She was called as a witness for the prosecution in several high-profile criminal cases in Superior Court between 2003 and 2014. She was qualified as an expert fingerprint witness in the sexual assault trial and retrial of Andrew Pena, and testified about evidence in the murder trials of Jose Feliciano, convicted of murdering the Rev. Edward Hinds in Chatham in 2009; Anthony Novellino, convicted of killing his former wife, Judith, in Denville; and Carlos Rojas, found guilty of bludgeoning Esteban Hernandez Vazquez and leaving his body in the trunk of a car abandoned in Lincoln Park.
Chief Zienowicz was promoted to the rank of Sergeant in April 2012 and assigned to the Legal Services Division as the Executions and Foreclosure Section Supervisor. That promotion was followed on March 1, 2016, by another advancement to the rank of Detective Lieutenant.
She was assigned the post of Division Commander in the Administrative Division, overseeing Internal Affairs and the Special Operations Section. She then was transferred to the Protective Services Division in September 2016, where she oversaw the courthouse complex and operations and security at the Dover Probation Office.
One of her most profound pleasures was her nomination to attend the 273rd Session of the prestigious FBI National Academy, a 10-week course of study in Quantico, Virginia, in the summer of 2018. Sheriff Gannon, who backed the nomination, is an FBI National Academy Graduate, as well.
The FBI National Academy is a professional course of study for U.S. and international law enforcement managers who are nominated by their agency heads because of their demonstrated leadership abilities. The program provides coursework on intelligence theory, terrorism, terrorist mindsets, management science, law, behavioral science, communication and forensic science to improve the administration of justice in police departments and agencies.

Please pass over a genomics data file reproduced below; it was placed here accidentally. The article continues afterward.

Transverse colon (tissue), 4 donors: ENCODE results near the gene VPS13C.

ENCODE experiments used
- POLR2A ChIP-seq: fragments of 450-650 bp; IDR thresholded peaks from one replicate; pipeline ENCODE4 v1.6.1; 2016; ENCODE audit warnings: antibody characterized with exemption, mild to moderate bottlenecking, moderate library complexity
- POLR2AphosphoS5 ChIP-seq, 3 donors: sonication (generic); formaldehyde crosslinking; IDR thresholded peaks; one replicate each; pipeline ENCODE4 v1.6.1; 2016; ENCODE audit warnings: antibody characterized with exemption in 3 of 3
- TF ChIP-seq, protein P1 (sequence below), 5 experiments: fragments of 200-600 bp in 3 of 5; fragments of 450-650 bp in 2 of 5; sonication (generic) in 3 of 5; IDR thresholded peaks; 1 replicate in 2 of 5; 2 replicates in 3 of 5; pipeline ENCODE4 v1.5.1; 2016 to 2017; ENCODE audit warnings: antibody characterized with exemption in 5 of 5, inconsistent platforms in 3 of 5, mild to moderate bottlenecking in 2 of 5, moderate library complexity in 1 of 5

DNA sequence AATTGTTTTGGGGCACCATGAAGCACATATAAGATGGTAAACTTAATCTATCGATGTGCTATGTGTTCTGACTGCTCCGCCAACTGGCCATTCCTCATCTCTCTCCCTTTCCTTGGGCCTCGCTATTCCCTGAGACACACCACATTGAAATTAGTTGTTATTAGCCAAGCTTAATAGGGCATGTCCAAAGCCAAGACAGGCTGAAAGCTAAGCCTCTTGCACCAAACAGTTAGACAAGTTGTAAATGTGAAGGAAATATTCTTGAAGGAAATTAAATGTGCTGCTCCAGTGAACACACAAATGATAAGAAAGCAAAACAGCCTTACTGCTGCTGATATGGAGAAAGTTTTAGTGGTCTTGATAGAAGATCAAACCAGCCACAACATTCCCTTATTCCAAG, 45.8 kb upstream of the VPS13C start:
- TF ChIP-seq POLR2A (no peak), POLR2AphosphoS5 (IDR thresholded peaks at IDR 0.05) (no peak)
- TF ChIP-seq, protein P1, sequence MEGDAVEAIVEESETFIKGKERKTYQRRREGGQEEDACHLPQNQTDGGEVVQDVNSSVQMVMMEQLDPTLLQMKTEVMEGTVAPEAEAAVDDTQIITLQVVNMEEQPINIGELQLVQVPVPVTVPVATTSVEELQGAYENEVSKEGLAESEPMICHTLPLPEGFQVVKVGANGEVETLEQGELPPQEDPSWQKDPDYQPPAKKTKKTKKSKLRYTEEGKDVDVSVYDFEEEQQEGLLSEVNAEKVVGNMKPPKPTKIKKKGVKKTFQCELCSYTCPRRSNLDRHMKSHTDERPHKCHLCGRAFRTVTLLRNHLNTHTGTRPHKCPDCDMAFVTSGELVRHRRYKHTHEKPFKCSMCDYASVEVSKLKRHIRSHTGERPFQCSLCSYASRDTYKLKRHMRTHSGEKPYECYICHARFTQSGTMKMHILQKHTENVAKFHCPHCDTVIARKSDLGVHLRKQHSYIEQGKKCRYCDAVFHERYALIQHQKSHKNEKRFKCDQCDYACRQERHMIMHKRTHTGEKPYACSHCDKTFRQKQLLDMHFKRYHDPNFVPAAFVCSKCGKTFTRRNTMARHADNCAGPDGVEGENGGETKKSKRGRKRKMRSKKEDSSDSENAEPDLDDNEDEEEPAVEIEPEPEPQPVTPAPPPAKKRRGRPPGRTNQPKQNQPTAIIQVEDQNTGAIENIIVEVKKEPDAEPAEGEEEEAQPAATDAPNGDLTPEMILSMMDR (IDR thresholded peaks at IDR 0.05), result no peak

Upon returning from the FBI National Academy, Chief Zienowicz in September 2018 was transferred to the Special Services Division, overseeing CSI, Evidence Section, and the Bomb Unit.
Assisting in the implementation of new technologies at the Sheriff’s Office, Chief Zienowicz was a member of the Evidence Unit start-up team for the BEAST evidence tracking system, guided implementation of the CivilServe civil process database system in the Executions and Foreclosure Unit, and coordinated use of the new Computer Aided Dispatch System within the Protective Services Division.
Chief Zienowicz has logged a voluminous number of hours on training, including intensive courses on crash reconstruction, supervision of police personnel, shooting analysis and reconstruction, and interpretation of bloodstain patterns.
She has received the Sheriff’s Achievement Award, Exceptional Duty Award, Unit Citation Medal, Professional Service Medal, Educational Achievement Medal-Masters Degree, Morris County Detective’s Association Distinguished Achievement Unit Award, and the NJ Women in Law Enforcement Breaking the Glass Ceiling Award, which is awarded to women who achieve a law enforcement rank of lieutenant or higher.
Chief Zienowicz is a three-time Police Unity Tour rider and participates annually in the Special Olympics Torch Run.